Evertonians everywhere are full of energy at this moment in history. With the historic ten-point deduction levied against the side by the Premier League for FFP violations, alongside the past two seasons of relegation battles, and a revitalized side bossed by Sean Dyche, there is a lot to be passionate about.
This is a team that should be near the top half of the table - just a few points off of tenth place - yet must take three to push Luton Town back into 18th. Yet the next two matches will be a real test for the Toffees, with Newcastle up to Merseyside first on Thursday, before Chelsea comes to Goodison on Sunday.
Newcastle is no laughing matter, with a very fluid, tough, and physical side that can push any side in the Premier League to the limits. Eddie Howe knows how to organize his side defensively, and has attacking players - including Anthony Gordon - that can punish sides who lose possession to freely.
Sean Dyche will have to organize for a siege of sorts, but counterattacking will be the name of the game on Thursday. What will play out at Goodison Park? It remains to be seen, but the crowd will have to be lively to dull the edge of a well-versed Magpie side.
RBM: First off, after the dominant play against United over the weekend - alongside the positive year the Magpies are again experiencing - what are the feelings like around the side and its supporters?
AL: The overall feelings are great if only because of the renaissance the club is experiencing, the European play that not so long ago felt light years away, and the actual competitive spirit of the squad, which has grown organically even with the arrival of the PIF and the takeover of the organization.
At the same time, however, there is a bittersweet feeling to everything because the season has been a little bit disappointing when it comes to dumb, random bad luck with injuries. The team had more than ten players on the shelves just a few weeks ago, and adding injury to insult, Newcastle just lost their starting goalkeeper for the next four-to-five months. Sheesh...
EN: I would be shocked if any Newcastle fan was actually upset with where Newcastle are right now. Despite an injury crisis that has seen them resorting to naming three keepers on the bench and a collection of academy players, the team is sitting in 6th with a clear path to Champions League football still in sight. It is honestly impressive that the team is still playing well despite the injury crisis and increased amount of matches compared to last season. I feared Newcastle’s season would be similar to West Ham’s season last year, who struggled in the league when they got an increased workload due to European football.
RBM: How is this side handling increased expectations across the board, including domestically and concerning Champions League football?
EN: I think there has been a sense of honesty about the results from all involved. Players recognize when they have not been good enough, Eddie Howe has said all the right things after matches, and fans have generally not overreacted to Newcastle not being top of their group or firmly in the top 3 or 4. There was an understanding going into the season that teams around Newcastle would improve, and that teams who had lackluster seasons last season would eventually right the ship. If Newcastle were not in a “Group of Death” I would be curious to see how the fanbase reacted to the team’s European form.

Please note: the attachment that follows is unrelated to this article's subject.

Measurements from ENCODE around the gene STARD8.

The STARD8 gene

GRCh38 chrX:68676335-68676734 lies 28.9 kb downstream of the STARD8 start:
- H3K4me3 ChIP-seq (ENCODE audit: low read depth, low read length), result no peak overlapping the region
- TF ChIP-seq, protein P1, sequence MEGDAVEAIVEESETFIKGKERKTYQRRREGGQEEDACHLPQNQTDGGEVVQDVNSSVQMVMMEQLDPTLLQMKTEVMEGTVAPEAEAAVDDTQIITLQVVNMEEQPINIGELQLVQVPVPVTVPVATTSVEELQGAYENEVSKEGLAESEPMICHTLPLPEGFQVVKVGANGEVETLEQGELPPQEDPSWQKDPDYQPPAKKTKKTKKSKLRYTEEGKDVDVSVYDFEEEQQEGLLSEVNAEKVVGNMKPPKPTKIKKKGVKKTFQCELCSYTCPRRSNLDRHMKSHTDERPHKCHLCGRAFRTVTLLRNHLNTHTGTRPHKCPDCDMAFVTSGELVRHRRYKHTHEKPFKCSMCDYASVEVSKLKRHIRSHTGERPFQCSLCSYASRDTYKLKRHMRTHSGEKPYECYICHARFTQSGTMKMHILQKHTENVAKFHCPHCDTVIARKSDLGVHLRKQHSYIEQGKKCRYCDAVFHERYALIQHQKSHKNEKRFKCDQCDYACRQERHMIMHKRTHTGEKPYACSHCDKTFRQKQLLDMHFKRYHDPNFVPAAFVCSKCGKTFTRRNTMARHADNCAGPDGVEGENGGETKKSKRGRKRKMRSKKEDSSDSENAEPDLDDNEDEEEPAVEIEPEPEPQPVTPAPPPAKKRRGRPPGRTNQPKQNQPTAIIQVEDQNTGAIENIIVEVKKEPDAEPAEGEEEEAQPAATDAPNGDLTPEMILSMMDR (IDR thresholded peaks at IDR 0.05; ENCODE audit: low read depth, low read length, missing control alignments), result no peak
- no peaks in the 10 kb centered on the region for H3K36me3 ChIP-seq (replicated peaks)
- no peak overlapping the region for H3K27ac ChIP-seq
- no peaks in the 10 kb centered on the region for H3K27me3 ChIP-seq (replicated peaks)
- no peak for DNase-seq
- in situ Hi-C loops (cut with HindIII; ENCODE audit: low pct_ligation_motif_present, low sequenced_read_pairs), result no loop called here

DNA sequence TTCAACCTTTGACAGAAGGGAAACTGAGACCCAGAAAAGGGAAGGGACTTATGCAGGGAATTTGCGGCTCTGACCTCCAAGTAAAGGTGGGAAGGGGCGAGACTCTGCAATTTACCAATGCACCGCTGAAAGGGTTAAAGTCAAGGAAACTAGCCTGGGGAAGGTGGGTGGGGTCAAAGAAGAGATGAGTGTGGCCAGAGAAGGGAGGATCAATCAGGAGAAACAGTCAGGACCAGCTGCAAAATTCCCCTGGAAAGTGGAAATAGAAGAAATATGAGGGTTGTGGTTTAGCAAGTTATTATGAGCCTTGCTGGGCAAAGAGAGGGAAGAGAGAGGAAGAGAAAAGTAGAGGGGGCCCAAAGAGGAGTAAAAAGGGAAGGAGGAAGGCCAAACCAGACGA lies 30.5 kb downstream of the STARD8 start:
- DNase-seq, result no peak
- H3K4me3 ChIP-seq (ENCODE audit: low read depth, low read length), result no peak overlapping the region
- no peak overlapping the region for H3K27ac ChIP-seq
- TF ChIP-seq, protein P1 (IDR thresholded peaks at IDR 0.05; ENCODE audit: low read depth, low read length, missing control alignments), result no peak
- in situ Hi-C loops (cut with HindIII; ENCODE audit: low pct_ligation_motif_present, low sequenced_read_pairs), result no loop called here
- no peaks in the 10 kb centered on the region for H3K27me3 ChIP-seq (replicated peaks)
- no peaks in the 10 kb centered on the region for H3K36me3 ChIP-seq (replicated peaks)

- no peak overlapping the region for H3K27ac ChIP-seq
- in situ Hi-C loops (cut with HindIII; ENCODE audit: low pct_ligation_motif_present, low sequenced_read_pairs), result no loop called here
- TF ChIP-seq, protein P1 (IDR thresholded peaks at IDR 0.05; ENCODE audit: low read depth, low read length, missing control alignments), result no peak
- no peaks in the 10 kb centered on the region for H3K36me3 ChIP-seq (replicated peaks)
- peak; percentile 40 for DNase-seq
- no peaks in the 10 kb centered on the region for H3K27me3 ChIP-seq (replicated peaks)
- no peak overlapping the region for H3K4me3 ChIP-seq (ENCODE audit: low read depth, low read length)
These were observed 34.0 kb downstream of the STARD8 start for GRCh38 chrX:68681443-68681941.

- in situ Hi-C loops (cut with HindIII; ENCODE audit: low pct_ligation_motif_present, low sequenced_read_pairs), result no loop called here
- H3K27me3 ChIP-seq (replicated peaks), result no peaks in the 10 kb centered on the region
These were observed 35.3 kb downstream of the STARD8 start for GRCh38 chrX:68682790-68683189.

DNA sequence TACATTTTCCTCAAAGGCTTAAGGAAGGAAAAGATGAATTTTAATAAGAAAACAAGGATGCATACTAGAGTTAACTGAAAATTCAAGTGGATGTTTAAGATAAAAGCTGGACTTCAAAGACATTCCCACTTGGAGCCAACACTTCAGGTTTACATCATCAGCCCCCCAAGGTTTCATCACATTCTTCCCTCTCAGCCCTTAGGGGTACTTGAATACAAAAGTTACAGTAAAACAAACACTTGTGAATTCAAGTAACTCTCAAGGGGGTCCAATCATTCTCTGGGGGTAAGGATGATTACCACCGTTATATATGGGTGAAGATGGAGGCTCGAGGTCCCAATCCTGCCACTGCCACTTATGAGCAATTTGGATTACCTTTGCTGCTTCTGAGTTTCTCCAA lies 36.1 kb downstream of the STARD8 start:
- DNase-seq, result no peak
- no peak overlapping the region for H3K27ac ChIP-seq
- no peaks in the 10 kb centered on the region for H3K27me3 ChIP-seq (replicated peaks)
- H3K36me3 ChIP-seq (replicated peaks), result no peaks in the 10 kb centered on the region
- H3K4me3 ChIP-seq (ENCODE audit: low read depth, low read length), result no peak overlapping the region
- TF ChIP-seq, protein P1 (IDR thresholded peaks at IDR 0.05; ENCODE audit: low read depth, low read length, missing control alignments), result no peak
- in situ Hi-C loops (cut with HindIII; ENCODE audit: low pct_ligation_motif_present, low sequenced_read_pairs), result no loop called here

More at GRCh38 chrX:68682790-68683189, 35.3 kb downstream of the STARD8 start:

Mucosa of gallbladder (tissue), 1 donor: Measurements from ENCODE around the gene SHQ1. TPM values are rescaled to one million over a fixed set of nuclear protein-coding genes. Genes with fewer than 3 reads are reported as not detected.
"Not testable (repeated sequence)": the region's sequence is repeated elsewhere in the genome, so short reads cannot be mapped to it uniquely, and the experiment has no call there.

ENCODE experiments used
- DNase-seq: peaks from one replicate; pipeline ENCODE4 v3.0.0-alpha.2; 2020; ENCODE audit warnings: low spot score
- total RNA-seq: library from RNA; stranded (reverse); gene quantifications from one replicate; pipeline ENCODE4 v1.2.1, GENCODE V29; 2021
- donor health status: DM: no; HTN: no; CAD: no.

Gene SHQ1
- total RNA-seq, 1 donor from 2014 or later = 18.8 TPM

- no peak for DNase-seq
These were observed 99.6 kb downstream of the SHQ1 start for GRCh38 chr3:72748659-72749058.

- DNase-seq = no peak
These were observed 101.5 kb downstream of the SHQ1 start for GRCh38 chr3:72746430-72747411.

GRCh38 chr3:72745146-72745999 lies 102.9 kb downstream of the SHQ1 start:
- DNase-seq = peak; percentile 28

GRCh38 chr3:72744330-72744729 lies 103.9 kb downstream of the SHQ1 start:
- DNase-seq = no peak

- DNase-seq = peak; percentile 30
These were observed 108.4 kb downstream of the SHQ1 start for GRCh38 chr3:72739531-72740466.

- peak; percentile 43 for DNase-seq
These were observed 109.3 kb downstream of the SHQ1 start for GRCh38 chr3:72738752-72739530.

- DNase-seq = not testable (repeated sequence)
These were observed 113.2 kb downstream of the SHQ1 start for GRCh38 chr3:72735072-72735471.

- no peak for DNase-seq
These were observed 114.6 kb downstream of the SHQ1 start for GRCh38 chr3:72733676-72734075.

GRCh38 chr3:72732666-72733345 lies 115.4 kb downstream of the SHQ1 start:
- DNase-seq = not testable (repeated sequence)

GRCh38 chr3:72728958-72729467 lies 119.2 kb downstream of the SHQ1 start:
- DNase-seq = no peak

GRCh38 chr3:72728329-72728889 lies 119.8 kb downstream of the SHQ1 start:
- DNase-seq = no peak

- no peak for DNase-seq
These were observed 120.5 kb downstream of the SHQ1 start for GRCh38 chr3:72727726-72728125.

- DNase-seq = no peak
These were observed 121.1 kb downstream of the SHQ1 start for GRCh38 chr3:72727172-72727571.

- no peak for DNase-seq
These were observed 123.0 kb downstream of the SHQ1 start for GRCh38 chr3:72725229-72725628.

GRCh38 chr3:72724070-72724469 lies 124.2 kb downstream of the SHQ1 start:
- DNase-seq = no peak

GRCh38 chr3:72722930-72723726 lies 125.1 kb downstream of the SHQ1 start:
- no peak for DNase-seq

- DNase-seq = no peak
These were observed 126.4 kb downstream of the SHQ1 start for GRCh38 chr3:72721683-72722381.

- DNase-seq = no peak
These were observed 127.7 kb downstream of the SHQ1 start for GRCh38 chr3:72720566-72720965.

The expectation in a different group might be for Newcastle to finish in the top 2, but for now, people are being rational and recognizing that this is genuinely a difficult group with teams who all play at a high level. Every win in this group has felt like a massive win, and every loss or draw has not completely deflated the fanbase.
Domestically, with all things considered, I think competing for European spots is all that can be expected. Newcastle finished in a Champions League spot “ahead of schedule,” and I believe most fans can acknowledge that. However, I do think some of the players brought in, and the brilliance of Howe so far has made it that competing for a spot in Europe is the standard going forward until this team has a multitude of World Class players.
The injury crisis currently occurring has really made fans more appreciative of where the team is in the table, and I think Newcastle fans are hyperaware that the team needs to continue to get deeper across the board before the expectation can be “Champions League or bust.”
AL: Considering the precarious status of the health bill, I don’t think any fan or actual member of the staff, top to bottom, can ask for more and a better handling of the situation.
After a bit of a shaky start to the season, Eddie Howe finally got the team right, put them on the right path, and after a month of struggles everything got much smoother, and the club is now where it should given the initial timeline. Newcastle is back in the mojo for European qualification, advancing in domestic cups, and realistically aiming at a third-place finish in the UCL group stage, earning them a berth for the Europa League knockout stage.